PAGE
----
He pulled his hand back and tried another approach; there was a crack in the roof of the cavern, and it met another crack in a tee; he stared at the tee and concentrated, calming himself once more. Soon, he was able to push his hand out of the barrier and into the passageway.

Groll smiled and leaned back against the rock to relax. He planned what to say to get Twa alone again, to warn his friend.


The same orc prodded Twa down the passageway, right on time. Groll leaned forward, stood up and walked to the entrance, glaring at his distant relative. The orc stopped pushing the Kunese, not coming any further; Groll nodded sternly and glanced down the walkway. The orc turned and retreated to wait.

Groll looked at Twa and motioned for him to walk near. He spoke softly and tried to mask his thoughts with pictures of other things in his mind. “Be careful, little one. Morbagg wants to harm you.”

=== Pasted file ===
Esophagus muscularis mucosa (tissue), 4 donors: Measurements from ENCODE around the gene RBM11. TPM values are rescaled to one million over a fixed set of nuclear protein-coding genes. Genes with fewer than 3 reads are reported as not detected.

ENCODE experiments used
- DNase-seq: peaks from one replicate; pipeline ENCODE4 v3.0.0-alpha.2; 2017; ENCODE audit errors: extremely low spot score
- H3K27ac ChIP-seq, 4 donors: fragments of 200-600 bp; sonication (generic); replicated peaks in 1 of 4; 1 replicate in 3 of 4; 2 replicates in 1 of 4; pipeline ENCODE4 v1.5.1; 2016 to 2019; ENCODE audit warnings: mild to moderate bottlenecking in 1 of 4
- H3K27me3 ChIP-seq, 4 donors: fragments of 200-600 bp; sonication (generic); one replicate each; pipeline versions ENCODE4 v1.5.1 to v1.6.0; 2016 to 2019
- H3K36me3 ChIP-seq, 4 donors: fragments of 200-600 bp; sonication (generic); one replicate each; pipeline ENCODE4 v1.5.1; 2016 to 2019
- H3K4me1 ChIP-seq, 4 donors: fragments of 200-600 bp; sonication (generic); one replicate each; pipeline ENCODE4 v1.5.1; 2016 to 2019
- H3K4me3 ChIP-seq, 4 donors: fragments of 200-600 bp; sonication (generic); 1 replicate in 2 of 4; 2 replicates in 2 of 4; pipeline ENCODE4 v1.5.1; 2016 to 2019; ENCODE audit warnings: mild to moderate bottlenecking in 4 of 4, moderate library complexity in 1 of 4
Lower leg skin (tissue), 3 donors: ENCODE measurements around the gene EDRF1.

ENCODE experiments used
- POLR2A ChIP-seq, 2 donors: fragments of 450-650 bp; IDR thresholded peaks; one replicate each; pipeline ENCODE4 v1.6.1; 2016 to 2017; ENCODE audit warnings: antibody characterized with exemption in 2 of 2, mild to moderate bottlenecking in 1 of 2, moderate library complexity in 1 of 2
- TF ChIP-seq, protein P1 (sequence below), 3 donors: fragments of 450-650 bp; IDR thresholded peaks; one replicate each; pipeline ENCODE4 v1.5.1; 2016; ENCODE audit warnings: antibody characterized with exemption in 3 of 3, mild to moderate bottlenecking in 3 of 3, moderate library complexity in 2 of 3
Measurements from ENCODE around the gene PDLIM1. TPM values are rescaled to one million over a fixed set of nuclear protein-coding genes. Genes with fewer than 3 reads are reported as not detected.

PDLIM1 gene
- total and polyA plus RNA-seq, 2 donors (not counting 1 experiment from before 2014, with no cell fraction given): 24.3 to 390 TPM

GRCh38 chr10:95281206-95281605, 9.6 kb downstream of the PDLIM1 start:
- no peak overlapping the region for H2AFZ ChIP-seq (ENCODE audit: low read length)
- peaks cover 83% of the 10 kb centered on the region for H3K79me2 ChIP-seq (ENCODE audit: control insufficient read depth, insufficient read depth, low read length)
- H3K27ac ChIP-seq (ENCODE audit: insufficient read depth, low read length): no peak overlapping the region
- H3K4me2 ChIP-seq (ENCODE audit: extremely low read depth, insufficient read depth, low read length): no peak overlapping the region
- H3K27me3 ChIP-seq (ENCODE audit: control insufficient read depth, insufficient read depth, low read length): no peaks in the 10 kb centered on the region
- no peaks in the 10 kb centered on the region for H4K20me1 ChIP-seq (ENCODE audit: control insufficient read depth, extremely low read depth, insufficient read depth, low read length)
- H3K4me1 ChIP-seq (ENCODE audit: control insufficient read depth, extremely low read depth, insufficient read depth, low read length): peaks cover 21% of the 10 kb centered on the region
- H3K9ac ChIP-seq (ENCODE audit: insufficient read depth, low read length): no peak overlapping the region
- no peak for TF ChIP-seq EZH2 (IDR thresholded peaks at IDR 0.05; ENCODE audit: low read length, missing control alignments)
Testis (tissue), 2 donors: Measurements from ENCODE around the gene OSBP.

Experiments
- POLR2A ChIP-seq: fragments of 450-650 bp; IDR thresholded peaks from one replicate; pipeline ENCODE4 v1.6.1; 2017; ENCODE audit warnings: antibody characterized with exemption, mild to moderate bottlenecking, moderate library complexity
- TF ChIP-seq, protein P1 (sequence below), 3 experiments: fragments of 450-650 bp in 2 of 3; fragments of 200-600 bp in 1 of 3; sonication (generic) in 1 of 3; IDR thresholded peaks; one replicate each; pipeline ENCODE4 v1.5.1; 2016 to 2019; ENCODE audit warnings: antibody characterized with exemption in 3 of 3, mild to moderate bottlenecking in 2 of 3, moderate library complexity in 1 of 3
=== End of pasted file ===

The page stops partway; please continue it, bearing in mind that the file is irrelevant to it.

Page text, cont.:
Twa nodded as Groll put his finger to his own lips. “Will make orc forget you, and you can slip by him. You can hide from orcs in woods.”

“No, Groll. I will take chances. It may be a rough road that has the best view.”

Groll frowned, but his thinking caught up with the metaphor more quickly this time. “Morbagg can listen to you; he can hear you think. I should protect… family…”

Twa smiled; it was something with which Groll was entirely unfamiliar, but he felt its warmth and sincerity—neither of which he understood. “I can hide from him as I stand in front of him. It is an old trick; I’ll teach it to you sometime.”

Groll sighed. “That is good. Be careful…family…”


Darmon sat upon a broad helmet of rock overlooking the final day’s journey to Norville. He reached behind him into his knapsack to break off a piece of oatcake, and felt something like grass or leaves. This broke his concentration, and he turned quickly to look into the bag; he was quite surprised to see a beautiful, dark-haired woman standing there.